What are you reading? – 10 March 2016

A weekly look over the shoulders of our scholar-reviewers

March 10, 2016
Circle of closely-grouped books photographed from above

Nick Bevan, pro vice-chancellor and director of library and student support at Middlesex University, recently finished reading Eric Rhode’s A History of the Cinema from its Origins to 1970 (Penguin, 1978). “This classic is not without its frustrations: the font size is too small, the film reviews can be idiosyncratic, and historically important events are sometimes lost in a busy narrative. Nevertheless, it is comprehensive in scope and skilfully (at times lyrically) relates cinema history to the culture and politics of the time. When I have watched more movies, I will reread it!”


Aminul Hoque, lecturer in education, Goldsmiths, University of London, is reading George Rupp’s Beyond Individualism: The Challenge of Inclusive Communities (Columbia University Press, 2015). “A powerful yet simple message emanates from this philosophical book: that there is a world that exists beyond Europe and North America that is diverse in terms of language, ideology, religion, culture, tradition and ethnicity. The challenge for Western cultures governed by individualism is not to reject, but to embrace and engage with this ‘myriad’ of difference.”


R. C. Richardson, emeritus professor of history, University of Winchester, is reading Simon Winchester’s Outposts: Journeys to the Surviving Relics of the British Empire (Penguin, 2003). “An epic journalistic adventure packed with travel anecdotes, both the author’s own and many others. More generally it brings together an uncomfortably ill‑assorted tale of loyalties, neglect and betrayals represented in the fag end of the once-mighty British Empire. This second edition allows for some poignant revisitings, not least after the handover of Hong Kong.”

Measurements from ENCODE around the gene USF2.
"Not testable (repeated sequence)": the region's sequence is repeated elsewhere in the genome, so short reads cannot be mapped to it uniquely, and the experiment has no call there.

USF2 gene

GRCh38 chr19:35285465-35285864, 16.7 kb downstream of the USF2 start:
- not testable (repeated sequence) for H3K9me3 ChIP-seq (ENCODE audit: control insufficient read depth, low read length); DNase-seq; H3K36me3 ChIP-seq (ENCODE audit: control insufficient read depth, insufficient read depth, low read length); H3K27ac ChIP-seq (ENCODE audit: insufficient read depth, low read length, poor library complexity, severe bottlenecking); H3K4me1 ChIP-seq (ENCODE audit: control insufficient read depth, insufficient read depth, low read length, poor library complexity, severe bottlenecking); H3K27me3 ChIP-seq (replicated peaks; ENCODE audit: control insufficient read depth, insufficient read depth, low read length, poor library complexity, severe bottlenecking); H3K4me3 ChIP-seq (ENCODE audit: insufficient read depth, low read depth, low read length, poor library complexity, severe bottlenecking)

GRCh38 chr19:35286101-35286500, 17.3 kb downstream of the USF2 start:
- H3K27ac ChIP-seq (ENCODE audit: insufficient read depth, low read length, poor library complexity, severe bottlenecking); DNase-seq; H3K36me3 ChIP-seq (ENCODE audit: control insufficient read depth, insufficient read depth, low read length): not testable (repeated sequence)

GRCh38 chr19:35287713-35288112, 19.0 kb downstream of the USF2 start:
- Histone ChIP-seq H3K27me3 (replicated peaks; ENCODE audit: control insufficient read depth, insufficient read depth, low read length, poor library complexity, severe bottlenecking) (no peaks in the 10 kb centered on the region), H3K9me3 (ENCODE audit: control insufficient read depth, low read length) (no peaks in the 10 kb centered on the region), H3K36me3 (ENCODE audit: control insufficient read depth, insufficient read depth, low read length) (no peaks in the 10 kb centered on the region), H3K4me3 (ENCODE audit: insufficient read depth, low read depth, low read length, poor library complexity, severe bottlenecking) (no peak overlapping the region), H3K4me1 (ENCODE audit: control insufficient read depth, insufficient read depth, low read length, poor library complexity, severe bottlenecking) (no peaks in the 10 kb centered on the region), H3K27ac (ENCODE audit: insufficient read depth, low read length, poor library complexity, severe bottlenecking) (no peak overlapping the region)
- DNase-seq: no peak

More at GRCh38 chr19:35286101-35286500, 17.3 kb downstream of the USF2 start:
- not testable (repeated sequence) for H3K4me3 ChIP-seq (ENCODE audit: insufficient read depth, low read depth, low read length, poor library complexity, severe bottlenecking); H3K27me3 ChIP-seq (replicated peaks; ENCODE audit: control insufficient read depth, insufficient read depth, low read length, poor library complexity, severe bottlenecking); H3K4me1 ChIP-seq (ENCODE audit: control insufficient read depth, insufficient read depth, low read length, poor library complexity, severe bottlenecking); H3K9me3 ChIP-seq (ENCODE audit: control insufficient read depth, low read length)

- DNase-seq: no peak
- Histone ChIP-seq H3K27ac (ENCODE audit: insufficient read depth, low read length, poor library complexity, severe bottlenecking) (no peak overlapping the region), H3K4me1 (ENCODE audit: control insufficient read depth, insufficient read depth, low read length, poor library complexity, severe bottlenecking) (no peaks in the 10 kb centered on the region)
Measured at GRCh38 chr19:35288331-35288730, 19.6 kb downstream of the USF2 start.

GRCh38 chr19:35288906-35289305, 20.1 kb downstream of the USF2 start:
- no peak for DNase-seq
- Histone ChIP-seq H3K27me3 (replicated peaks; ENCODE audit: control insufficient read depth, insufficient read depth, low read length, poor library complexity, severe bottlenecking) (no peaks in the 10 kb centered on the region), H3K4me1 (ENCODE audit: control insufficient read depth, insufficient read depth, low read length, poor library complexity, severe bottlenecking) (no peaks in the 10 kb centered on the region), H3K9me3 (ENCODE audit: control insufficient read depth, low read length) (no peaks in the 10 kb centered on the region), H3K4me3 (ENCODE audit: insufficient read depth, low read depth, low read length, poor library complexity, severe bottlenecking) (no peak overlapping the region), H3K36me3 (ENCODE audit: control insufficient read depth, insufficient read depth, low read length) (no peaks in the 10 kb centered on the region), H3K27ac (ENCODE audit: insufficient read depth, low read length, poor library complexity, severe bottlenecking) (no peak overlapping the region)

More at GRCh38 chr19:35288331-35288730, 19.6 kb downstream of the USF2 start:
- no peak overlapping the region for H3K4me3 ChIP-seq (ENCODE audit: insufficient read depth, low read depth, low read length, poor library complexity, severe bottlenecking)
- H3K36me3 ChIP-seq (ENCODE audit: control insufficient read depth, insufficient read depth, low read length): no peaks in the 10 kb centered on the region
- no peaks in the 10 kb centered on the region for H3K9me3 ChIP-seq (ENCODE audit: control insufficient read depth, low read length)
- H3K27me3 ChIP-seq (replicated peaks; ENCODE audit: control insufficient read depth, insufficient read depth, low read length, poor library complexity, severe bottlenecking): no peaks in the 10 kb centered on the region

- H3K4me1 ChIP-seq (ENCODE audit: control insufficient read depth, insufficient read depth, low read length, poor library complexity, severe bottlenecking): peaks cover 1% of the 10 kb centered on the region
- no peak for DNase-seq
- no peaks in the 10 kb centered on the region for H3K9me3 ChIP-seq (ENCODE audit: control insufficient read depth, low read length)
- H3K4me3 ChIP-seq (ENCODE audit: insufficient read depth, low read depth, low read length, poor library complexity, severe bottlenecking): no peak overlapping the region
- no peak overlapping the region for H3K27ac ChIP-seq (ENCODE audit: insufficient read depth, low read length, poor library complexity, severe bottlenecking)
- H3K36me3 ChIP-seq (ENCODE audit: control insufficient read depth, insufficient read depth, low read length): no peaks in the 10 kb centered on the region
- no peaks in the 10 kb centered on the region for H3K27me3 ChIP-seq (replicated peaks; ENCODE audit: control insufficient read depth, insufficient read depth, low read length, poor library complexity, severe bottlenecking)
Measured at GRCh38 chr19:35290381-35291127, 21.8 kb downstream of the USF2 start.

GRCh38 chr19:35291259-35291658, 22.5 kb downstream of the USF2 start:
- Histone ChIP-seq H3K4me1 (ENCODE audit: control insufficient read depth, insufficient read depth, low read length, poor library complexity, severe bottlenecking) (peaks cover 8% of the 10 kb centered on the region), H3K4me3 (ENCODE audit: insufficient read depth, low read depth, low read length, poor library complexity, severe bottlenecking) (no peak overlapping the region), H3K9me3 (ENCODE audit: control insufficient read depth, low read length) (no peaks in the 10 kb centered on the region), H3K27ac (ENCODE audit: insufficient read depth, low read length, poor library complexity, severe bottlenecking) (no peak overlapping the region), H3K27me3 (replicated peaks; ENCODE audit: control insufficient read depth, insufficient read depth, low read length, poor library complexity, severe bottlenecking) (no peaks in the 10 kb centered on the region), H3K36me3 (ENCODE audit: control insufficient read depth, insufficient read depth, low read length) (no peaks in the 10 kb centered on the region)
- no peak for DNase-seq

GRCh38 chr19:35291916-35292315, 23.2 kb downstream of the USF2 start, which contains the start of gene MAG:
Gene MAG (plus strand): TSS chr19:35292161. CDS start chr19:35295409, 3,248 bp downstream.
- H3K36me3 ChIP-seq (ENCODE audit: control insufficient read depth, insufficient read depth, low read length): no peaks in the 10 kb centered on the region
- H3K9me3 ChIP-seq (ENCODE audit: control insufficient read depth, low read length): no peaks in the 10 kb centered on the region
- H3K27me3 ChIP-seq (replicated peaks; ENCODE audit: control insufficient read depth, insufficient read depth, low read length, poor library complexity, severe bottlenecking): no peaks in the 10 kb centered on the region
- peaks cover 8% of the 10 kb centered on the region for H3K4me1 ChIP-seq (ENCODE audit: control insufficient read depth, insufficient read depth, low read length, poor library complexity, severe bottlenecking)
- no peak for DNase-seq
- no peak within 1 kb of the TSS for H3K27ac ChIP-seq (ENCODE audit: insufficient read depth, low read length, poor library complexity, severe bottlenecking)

A. W. Purdue, visiting professor of history, Northumbria University, is reading Peter Frankopan’s The Silk Roads: A New History of the World (Bloomsbury, 2015). “The Silk Roads were a major means of economic and cultural transmission between Europe and Asia, but the significance of Frankopan’s ambitious, enthralling book lies in the subtitle; he locates the major dynamics of the world’s history not just in the impact of trade upon the recipients at the journey’s ends, but in the Central Asia through which the traffic passed, ‘the bridge between east and west’.”


Sharon Wheeler, visiting lecturer in journalism, Birmingham City University, is reading Simon Griffin’s Fucking Apostrophes (Hyperbolic, 2015). “This is possibly not one to give to your easily shockable maiden aunt – although she’d probably nod approvingly at Griffin’s efforts to improve people’s command of English grammar! He’s a Leeds-based designer and says he wrote it for colleagues who are bad at using apostrophes but good at swearing. It should be thrust into the hand of every student – and a fair few lecturers!”

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